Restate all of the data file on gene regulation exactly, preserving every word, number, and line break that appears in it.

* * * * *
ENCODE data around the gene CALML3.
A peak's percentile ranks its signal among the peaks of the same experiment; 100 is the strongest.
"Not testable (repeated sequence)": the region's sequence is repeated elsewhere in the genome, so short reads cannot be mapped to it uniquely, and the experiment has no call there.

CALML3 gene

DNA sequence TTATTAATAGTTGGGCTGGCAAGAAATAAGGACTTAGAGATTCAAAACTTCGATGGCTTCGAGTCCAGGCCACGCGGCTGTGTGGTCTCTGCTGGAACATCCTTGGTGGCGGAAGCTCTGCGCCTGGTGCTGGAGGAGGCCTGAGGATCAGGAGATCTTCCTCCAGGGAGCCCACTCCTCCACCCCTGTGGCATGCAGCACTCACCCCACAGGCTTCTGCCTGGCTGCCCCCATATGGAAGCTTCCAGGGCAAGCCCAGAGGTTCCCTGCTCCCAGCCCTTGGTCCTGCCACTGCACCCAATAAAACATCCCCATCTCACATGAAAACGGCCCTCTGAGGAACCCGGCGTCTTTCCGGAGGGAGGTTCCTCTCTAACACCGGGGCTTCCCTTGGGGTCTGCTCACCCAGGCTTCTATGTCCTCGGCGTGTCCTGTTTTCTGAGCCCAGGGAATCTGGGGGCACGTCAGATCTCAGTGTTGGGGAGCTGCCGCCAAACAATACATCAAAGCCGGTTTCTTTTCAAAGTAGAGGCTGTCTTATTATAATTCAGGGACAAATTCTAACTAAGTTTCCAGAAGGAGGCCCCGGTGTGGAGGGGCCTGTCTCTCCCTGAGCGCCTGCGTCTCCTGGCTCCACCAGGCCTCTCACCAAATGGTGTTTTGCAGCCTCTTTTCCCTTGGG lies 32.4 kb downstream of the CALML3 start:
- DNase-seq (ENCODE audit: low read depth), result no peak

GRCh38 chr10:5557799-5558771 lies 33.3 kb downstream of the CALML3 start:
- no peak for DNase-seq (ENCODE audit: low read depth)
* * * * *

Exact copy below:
ENCODE data around the gene CALML3.
A peak's percentile ranks its signal among the peaks of the same experiment; 100 is the strongest.
"Not testable (repeated sequence)": the region's sequence is repeated elsewhere in the genome, so short reads cannot be mapped to it uniquely, and the experiment has no call there.

CALML3 gene

DNA sequence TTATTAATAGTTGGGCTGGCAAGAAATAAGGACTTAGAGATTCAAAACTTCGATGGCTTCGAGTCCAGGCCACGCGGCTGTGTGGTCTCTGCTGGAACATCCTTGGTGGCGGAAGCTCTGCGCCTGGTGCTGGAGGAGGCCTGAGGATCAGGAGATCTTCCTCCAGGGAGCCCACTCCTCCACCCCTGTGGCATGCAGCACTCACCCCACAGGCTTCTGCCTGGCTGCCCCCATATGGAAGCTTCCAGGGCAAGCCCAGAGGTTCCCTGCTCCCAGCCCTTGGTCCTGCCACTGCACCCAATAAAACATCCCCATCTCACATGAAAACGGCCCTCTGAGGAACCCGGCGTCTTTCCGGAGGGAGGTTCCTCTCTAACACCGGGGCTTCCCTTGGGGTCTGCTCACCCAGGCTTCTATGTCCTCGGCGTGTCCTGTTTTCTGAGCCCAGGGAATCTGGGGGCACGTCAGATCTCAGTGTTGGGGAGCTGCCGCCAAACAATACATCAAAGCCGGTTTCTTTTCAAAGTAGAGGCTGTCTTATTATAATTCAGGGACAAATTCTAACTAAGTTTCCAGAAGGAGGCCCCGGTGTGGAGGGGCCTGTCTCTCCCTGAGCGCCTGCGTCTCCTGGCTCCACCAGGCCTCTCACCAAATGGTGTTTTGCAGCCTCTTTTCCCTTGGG lies 32.4 kb downstream of the CALML3 start:
- DNase-seq (ENCODE audit: low read depth), result no peak

GRCh38 chr10:5557799-5558771 lies 33.3 kb downstream of the CALML3 start:
- no peak for DNase-seq (ENCODE audit: low read depth)